One of the paintings I shipped is an old Punch cartoon of four sloths. Three are hanging comfortably upside down from the branches, and one is on top of a branch clinging on with an intense expression. “For heaven’s sake Roger, relax” reads the caption. Roger was my grandfather’s name. I’ve hung it up near the desk as a reminder.

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Nothing has felt quite right this Christmas. A “Charlie Brown” local children’s play was pretty rubbish. The “ginger kick” cocktail I introduced Dad to in one of our local bars “The Shady Lady” was way too spicy even for him (laced with jalapenos), so he had to order a different one. CMH decided to have a couple of wild tantrums. Mum wasn’t with us.

She wasn’t, yet in all kinds of ways she was, and that’s what I need to hold on to.

Sunday, December 10, 2017

New York missive no 151 - Alliums

When I shared some photos of alliums in Battery Park on Facebook a friend wrote that they are “improbable.”

That’s absolutely right. They are large balls of thousands of purple flowers, like fireworks frozen at their moment of maximum burst. They balance stably – improbably - on a tall stem that doesn’t wobble.

Often before work I walk around Battery Park. During the weeks after Mum died the alliums were out in bloom, clustered like sentinels alongside the pathways. In a lovely cross-continental connection, when I arrived at their house in London, there was an allium in a vase in the middle of the kitchen table.

Each of those flowers say so many things. “Stop, and marvel”, being one. And “anything’s possible.”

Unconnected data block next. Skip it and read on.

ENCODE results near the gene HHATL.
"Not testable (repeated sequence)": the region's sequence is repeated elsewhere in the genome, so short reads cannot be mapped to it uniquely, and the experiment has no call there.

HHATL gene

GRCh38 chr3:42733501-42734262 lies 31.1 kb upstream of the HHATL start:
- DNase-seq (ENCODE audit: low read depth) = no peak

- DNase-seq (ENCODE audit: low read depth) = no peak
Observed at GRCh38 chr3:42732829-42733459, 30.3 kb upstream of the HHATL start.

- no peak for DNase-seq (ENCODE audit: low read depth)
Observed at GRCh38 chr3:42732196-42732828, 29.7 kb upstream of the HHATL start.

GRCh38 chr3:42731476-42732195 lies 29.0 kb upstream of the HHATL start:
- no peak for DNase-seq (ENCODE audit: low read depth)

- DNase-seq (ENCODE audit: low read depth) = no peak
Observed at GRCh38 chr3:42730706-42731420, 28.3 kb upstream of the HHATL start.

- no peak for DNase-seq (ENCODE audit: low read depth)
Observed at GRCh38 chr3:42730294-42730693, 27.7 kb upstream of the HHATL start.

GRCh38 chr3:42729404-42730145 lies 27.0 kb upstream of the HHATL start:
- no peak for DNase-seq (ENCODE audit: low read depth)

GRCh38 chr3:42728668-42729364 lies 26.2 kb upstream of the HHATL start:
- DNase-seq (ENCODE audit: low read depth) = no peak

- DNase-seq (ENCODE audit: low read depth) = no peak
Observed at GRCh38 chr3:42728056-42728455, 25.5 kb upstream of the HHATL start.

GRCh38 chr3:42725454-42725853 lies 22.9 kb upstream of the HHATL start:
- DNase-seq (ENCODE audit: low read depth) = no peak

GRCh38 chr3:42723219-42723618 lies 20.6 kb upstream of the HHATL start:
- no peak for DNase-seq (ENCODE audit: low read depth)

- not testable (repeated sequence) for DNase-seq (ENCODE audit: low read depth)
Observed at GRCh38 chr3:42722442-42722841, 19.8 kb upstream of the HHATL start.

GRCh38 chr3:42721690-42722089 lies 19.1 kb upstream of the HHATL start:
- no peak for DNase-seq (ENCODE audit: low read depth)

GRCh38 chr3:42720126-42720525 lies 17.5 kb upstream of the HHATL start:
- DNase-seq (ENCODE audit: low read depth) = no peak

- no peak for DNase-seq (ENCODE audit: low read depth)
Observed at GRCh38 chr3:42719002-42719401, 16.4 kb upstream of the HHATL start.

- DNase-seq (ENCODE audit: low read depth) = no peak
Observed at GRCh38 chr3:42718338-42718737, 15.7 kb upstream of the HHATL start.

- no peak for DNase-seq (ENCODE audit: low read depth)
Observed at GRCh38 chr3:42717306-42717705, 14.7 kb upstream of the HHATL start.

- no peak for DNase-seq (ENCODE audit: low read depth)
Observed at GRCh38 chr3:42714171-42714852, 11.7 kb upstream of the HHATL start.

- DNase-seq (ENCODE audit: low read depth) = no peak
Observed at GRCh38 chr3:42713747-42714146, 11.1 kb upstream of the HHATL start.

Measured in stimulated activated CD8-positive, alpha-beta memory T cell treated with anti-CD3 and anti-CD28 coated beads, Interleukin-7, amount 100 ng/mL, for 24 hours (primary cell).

I have planted six allium bulbs in our garden. They’re currently lying out of sight beneath the ground (and today, beneath a layer of snow too). Let’s see if they emerge in the Spring. I’ve tried tulips, hyacinth and crocus too; hedging my bets.

Tuesday, August 29, 2017

New York missive no 150 - death through children's eyes

There’s a certain ruthlessness with the way that children talk about and apparently accept death. On the day that Mum died, I went over in my head what it would be like to tell the kids when we brought them back from school (we had managed to walk them to school just after I heard the news, as I needed the day to start absorbing it myself first). I imagined something like a grown up reaction; of us all sitting on the step at the back of the house, and both of them starting to cry, and holding them close. Instead, JNH said “I knew you were upset about something like that this morning.” CMH stayed quiet. Then they went back to playing.